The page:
Meshoe says he wasn't trying to impose Christian rules on society, but simply arguing the economic folly of Ancestors Day as a public holiday.
African Christian Democratic Party (ACDP) leader Reverend Kenneth Meshoe has clarified his stance on the proposed Ancestors Day, stating that imposing his religion on others was against Christianity but that a public holiday to honour African religion made no economic sense.
Meshoe had at the weekend lambasted a proposal by liquor brand Castle Milk Stout and the Congress of Traditional Leaders of South Africa (Contralesa) to annually honour and observe Ancestors Day on 8 March.
In a statement, Meshoe opposed the proposal, stating that: “While we acknowledge that millions of South Africans consult and worship their dead ancestors, committed evangelic Christians know that God’s word denounces such practices.”
The reverend said at the time: “This nation desperately needs God’s intervention and not dead ancestors.
“Let us use Saturday 8 May 2021 as a day to intensify our prayers to ask our living God to save our souls, deliver us from evil, heal our land, bless and prosper all our people in the name of Jesus Christ our Lord and Saviour.”
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But on Tuesday, Meshoe said he was not against anyone exercising their democratic right to follow a faith of their choice.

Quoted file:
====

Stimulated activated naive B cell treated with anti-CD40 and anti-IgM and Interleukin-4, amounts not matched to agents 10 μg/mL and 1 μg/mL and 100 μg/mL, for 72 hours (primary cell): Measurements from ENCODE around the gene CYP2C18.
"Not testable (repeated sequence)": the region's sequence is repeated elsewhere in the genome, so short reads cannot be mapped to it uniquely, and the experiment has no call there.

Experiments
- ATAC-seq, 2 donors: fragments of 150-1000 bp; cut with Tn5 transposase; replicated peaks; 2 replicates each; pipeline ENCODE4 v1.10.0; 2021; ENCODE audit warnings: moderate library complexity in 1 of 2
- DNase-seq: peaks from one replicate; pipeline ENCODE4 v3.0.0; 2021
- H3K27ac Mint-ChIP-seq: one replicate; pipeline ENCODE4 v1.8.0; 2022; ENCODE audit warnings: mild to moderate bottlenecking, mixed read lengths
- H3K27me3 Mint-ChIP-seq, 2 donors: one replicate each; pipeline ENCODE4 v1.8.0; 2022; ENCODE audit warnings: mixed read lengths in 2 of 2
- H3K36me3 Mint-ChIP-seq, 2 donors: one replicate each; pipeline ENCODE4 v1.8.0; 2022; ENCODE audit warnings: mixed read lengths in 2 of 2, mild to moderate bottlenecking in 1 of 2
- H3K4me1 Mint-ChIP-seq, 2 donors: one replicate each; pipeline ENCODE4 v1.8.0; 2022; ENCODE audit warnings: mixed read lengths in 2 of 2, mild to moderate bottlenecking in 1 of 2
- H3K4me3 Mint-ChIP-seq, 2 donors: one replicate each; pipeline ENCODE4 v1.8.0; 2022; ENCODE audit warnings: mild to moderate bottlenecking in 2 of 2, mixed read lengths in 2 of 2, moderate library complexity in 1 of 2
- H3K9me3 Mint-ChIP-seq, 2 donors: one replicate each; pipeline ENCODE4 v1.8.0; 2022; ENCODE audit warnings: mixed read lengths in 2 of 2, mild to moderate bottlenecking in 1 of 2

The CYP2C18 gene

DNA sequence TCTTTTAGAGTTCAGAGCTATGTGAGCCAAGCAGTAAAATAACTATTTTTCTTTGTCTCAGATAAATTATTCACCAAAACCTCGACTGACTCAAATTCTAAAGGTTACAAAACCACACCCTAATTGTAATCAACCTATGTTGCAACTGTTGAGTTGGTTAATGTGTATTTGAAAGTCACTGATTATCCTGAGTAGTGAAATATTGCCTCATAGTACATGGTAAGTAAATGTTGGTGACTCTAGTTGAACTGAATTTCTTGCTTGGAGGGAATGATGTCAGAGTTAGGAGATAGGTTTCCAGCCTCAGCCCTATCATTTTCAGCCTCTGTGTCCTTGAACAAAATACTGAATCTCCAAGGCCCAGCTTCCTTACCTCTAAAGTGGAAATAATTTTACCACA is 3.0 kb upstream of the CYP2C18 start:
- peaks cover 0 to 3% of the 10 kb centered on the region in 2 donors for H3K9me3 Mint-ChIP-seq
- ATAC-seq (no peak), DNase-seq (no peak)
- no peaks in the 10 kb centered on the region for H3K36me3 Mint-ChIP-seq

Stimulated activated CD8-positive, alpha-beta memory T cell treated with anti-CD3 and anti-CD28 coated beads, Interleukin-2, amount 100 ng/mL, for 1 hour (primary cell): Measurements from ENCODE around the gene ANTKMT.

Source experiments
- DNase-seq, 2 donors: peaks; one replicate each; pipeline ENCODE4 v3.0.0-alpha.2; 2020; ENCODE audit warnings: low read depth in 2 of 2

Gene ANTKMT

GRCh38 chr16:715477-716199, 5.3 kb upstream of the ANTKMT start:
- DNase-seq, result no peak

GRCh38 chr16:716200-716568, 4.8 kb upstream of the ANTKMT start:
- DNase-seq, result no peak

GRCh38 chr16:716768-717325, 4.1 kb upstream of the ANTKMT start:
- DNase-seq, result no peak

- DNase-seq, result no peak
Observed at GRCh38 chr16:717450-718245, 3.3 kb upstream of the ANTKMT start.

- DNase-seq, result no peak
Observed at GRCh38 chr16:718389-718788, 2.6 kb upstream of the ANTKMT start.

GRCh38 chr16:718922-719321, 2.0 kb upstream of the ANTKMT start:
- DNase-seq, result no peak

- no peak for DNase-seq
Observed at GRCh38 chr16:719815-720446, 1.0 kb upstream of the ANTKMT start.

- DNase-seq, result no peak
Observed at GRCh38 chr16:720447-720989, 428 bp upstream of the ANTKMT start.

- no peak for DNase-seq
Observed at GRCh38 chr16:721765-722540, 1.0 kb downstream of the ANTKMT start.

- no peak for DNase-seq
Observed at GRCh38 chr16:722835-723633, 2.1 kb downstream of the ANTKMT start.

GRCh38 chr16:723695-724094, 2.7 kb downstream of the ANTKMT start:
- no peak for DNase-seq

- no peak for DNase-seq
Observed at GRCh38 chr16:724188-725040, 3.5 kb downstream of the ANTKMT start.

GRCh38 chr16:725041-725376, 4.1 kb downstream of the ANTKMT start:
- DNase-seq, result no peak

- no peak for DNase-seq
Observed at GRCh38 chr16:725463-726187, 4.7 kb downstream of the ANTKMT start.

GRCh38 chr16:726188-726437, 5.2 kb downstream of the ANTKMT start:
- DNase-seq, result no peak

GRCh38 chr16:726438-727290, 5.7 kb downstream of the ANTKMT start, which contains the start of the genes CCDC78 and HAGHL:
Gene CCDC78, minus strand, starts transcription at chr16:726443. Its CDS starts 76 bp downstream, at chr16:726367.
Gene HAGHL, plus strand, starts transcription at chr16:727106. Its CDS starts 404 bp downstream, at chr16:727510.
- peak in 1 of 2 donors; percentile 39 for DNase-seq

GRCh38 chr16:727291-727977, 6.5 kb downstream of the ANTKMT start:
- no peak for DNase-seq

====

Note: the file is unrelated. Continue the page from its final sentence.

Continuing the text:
Speaking to The Citizen, Meshoe said his statement was taken out of context and that he was only opposing proposing the day as a national public holiday.
“My statement is informed by the fact that our [country’s] debt is about 80% of the GDP… We need more days – more time for people to work and hope that we will come out of this junk status.”
While his party was based on Christian fundamentals, he said imposing their beliefs on a democratic society was against his faith.
Quoting John 3:16 in the Bible, he said Jesus practised democracy.
“If that impression [imposing his beliefs] was created, it was the wrong impression.
“People who want to impose do not understand the teachings of Christ. One of the popular verses, John 3:16… mentions ‘whosoever’. The word ‘whosoever’ has a democratic essence in it. It gives people choice.
“If anyone wants to impose Christianity, I would publicly oppose them. It would be wrong. That is not what Christ taught people since He never imposed,” Meshoe told The Citizen.
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But Contralesa remained resolute in their proposal, stating they only wanted to honour and celebrate their late great-grandparents and their ancestors.
One would never find traditional leaders slamming the beliefs of Christians, said Contralesa president Kgosi Mathupa Mokoena.
“You won’t hear a single day when chiefs and traditional leaders talk about the church and saying the church is wrong. We allow them to do what they want and they must just have peace and accept that we are doing what we think is good for us.
“Those of ACDP, when they have their sermons, they talk about God of Abraham and Isaac. Those are someone else’s ancestors,” said Mokoena.